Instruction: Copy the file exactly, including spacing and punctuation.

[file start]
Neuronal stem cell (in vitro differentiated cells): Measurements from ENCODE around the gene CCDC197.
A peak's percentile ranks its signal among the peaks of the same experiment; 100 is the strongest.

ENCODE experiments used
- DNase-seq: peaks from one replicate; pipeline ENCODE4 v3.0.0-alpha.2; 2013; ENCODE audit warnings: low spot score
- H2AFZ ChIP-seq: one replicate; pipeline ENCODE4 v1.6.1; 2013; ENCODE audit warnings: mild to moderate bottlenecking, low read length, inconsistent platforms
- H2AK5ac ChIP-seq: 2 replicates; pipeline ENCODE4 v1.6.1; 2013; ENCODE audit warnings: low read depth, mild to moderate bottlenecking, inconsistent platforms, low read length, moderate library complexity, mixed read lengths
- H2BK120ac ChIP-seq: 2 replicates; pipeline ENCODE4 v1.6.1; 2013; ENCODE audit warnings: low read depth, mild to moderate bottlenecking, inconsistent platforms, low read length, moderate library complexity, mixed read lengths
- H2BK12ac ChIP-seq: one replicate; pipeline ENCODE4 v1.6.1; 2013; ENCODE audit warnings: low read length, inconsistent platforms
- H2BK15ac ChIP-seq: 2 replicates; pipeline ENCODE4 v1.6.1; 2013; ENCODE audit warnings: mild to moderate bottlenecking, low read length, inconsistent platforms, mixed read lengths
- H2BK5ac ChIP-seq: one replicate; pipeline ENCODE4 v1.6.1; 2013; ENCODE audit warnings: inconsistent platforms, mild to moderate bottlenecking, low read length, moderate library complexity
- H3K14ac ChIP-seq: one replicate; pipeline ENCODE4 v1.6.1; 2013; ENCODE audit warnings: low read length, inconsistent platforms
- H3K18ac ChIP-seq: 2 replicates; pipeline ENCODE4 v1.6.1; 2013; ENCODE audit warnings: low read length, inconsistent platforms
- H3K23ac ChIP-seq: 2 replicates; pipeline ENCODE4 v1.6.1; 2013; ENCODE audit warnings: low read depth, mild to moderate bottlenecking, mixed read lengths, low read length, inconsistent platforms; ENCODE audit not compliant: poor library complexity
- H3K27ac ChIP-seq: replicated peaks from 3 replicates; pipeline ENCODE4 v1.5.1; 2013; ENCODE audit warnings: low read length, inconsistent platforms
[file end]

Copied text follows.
Neuronal stem cell (in vitro differentiated cells): Measurements from ENCODE around the gene CCDC197.
A peak's percentile ranks its signal among the peaks of the same experiment; 100 is the strongest.

ENCODE experiments used
- DNase-seq: peaks from one replicate; pipeline ENCODE4 v3.0.0-alpha.2; 2013; ENCODE audit warnings: low spot score
- H2AFZ ChIP-seq: one replicate; pipeline ENCODE4 v1.6.1; 2013; ENCODE audit warnings: mild to moderate bottlenecking, low read length, inconsistent platforms
- H2AK5ac ChIP-seq: 2 replicates; pipeline ENCODE4 v1.6.1; 2013; ENCODE audit warnings: low read depth, mild to moderate bottlenecking, inconsistent platforms, low read length, moderate library complexity, mixed read lengths
- H2BK120ac ChIP-seq: 2 replicates; pipeline ENCODE4 v1.6.1; 2013; ENCODE audit warnings: low read depth, mild to moderate bottlenecking, inconsistent platforms, low read length, moderate library complexity, mixed read lengths
- H2BK12ac ChIP-seq: one replicate; pipeline ENCODE4 v1.6.1; 2013; ENCODE audit warnings: low read length, inconsistent platforms
- H2BK15ac ChIP-seq: 2 replicates; pipeline ENCODE4 v1.6.1; 2013; ENCODE audit warnings: mild to moderate bottlenecking, low read length, inconsistent platforms, mixed read lengths
- H2BK5ac ChIP-seq: one replicate; pipeline ENCODE4 v1.6.1; 2013; ENCODE audit warnings: inconsistent platforms, mild to moderate bottlenecking, low read length, moderate library complexity
- H3K14ac ChIP-seq: one replicate; pipeline ENCODE4 v1.6.1; 2013; ENCODE audit warnings: low read length, inconsistent platforms
- H3K18ac ChIP-seq: 2 replicates; pipeline ENCODE4 v1.6.1; 2013; ENCODE audit warnings: low read length, inconsistent platforms
- H3K23ac ChIP-seq: 2 replicates; pipeline ENCODE4 v1.6.1; 2013; ENCODE audit warnings: low read depth, mild to moderate bottlenecking, mixed read lengths, low read length, inconsistent platforms; ENCODE audit not compliant: poor library complexity
- H3K27ac ChIP-seq: replicated peaks from 3 replicates; pipeline ENCODE4 v1.5.1; 2013; ENCODE audit warnings: low read length, inconsistent platforms